Further primary school expansions on the cards
Senior Leeds councillors have been discussing proposals to create more primary school places to meet the ever increasing demand across the city.
At today’s meeting of Leeds City Council’s executive board (15 February) members gave the go-ahead for a public consultation on the expansion of six primary schools, to help meet the pressure for more school places in Leeds. The board also approved a consultation to expand the city’s provision of education for children with behavioural, emotional and social difficulties.
At the same meeting the board also authorised investing £9.4 million to expand and rebuild Morley Newlands primary school.
These proposals are all part of an on-going city-wide school expansion programme which has been in place since 2009. Through this programme the council has already approved 830 new reception places since 2009, including two new primary schools, notices are being published on another 120 places, and an additional 98 places are subject to consultation
The increasing birth rate, along with people moving into the city, and cross-border movement between neighbouring authorities means there are still ongoing pressures the council must to address over the coming years. There is also the additional pressure of new housing developments which could see 70,000 new homes being built in the city between now and 2026.
The executive board approved public consultations on the following proposals:
• To expand Allerton Bywater primary school from 210 pupils to 420, with an increase in the admission number from 30 to 60;
• To expand Asquith primary school from 210 pupils to 420, with an increase in the admission number from 30 to 60;
• To expand St. Francis Catholic primary school, Morley, from a capacity of 154 pupils to 210, with an increase in the admission number from 22 to 30;
• To expand East Ardsley primary school from 315 pupils to 420 with an increase in the admission number from 45 to 60;
• To expand Robin Hood primary school from 315 pupils to 420 with an increase in the admission number from 45 to 60, and;
• To lower the age range of Hollybush primary school from 5 – 11 to 3 – 11.
If given the go ahead, each expansion would take place from September 2014. Solutions have already been explored with each school to put in place interim measures to meet the demand expected in September 2013.
The consultations on the school expansions will run from 25 February to 29 March 2013. The Hollybush proposal seeks to formalise arrangements of nursery provision which previously was managed by the council but since 2011 has been managed by the school – the consultation on this would end on 12 April 2012.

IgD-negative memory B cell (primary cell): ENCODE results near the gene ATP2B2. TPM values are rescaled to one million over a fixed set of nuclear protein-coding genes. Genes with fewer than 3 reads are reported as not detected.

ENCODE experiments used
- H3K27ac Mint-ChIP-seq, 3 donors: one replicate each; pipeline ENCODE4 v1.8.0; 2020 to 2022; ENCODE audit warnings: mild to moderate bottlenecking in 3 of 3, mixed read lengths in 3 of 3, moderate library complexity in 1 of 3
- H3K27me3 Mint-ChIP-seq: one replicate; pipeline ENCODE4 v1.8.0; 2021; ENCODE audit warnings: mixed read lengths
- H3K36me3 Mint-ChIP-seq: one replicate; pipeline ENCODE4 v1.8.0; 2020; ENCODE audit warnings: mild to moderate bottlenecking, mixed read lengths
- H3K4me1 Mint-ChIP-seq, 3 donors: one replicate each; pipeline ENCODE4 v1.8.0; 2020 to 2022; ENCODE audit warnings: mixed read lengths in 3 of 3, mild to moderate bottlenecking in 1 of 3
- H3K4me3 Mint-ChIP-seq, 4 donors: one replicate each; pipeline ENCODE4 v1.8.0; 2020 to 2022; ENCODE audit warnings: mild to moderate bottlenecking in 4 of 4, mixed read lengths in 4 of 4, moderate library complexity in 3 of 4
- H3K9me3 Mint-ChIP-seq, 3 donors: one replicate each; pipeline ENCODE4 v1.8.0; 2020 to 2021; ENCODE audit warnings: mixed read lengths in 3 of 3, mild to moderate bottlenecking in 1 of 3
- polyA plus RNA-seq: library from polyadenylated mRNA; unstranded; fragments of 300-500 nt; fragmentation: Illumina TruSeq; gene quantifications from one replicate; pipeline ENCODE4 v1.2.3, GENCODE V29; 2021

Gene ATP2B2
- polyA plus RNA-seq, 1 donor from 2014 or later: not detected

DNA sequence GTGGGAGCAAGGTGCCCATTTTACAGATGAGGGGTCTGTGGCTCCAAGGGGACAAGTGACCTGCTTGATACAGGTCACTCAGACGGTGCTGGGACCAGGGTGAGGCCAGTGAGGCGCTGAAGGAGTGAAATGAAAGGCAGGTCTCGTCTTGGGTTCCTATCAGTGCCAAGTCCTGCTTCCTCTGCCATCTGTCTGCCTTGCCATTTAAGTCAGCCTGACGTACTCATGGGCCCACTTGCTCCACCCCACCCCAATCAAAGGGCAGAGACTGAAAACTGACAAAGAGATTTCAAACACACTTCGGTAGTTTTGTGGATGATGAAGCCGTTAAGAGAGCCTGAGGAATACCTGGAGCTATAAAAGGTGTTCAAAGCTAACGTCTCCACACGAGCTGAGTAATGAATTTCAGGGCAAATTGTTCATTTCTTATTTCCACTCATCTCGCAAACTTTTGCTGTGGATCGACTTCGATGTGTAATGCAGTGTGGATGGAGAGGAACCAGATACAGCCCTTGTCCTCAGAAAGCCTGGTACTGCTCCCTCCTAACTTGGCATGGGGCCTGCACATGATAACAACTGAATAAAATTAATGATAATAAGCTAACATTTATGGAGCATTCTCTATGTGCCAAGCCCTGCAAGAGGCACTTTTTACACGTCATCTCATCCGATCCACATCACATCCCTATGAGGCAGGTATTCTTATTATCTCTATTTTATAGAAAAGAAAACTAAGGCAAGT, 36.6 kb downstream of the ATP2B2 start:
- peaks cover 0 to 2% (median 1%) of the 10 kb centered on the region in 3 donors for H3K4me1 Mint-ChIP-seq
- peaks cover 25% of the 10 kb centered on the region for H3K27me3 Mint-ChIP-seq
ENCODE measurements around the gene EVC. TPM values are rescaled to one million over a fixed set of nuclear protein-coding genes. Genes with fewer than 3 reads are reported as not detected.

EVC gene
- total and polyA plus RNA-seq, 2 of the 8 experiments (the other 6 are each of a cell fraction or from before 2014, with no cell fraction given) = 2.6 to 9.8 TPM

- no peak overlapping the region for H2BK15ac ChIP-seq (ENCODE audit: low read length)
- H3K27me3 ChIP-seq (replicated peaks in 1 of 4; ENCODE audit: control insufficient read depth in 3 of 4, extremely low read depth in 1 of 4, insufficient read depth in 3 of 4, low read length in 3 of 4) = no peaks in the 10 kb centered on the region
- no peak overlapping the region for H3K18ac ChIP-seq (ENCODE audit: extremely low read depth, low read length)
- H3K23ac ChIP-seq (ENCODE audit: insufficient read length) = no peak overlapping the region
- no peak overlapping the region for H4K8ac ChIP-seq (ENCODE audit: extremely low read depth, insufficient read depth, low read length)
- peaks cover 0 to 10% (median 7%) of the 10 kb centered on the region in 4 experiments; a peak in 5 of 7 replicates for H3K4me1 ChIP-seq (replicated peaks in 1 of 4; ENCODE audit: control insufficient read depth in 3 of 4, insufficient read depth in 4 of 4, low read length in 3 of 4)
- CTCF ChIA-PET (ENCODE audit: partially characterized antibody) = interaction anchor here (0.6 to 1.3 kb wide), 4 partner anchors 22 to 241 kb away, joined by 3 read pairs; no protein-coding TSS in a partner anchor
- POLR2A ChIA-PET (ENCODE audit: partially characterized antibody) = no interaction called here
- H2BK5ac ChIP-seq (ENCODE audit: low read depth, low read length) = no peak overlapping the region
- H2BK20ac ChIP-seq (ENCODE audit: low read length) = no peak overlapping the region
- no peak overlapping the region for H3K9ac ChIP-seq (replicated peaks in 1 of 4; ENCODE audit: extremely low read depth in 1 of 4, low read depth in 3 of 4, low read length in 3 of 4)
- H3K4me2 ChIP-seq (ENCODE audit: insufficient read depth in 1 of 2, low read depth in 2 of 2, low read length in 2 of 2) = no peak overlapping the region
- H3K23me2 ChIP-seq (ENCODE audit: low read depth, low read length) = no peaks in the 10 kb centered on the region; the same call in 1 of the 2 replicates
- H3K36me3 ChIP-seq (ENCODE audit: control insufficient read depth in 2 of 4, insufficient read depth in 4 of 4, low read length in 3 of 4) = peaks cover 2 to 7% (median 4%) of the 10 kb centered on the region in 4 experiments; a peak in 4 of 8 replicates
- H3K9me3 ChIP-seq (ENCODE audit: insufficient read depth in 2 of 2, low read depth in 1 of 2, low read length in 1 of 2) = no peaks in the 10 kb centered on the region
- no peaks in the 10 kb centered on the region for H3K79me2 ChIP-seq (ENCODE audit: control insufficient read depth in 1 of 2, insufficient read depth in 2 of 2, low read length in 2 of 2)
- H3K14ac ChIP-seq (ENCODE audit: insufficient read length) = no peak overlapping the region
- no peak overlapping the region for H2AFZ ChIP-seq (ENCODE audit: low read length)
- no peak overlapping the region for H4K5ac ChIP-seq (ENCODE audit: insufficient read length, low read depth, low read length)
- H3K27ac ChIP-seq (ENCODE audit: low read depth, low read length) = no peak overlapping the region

Councillor Judith Blake, executive board member responsible for children’s services said:
“The increased demand for primary school places means we have to reassess the size of certain schools to ensure there will be places available to every child.
“Before making these decisions we must for the views of the public to gauge opinion as well as consulting with head teachers and governors at the schools involved. These expansions will ensure that children in these areas of Leeds will have the best possible start to their learning.”
The executive board also agreed to invest £9.4 million on a new building at Morley Newlands primary school, which follows approval to expand the school to a maximum capacity of 630 pupils in May 2012. The new school is to be built on the existing playing fields to allow the existing school to continue to operate whilst the building work takes place. The new school building is expected to be ready for September 2014.
In addition to the provision of primary school places, Leeds City Council has also been assessing whether there are enough places for children who have significant behavioural, emotional and social difficulties (BESD). Demographic changes, and an increase in children being assessed as having BESD needs, means Leeds needs more specialist places for these children.
In order to meet these needs, the executive board has approved two consultations. The first to expand the capacity of the BESD specialist inclusive learning centre from 150 pupils to 230, and the second to expand the North East Specialist Inclusive Learning Centre (Oakwood Lane) BESD provision from 30 pupils to 50 pupils, with effect from January 2014.
Cllr Blake added:
“It is vital we look at how we can improve the education provision for children with behavioural, emotional and social difficulties to help improve their attainment, attendance and progress. Through an expanded BESD service, we would be able to offer a personalised programme of learning for each child.”
For media enquiries, please contact:
Emma Whittell, Leeds City Council press office, on (0113) 2474713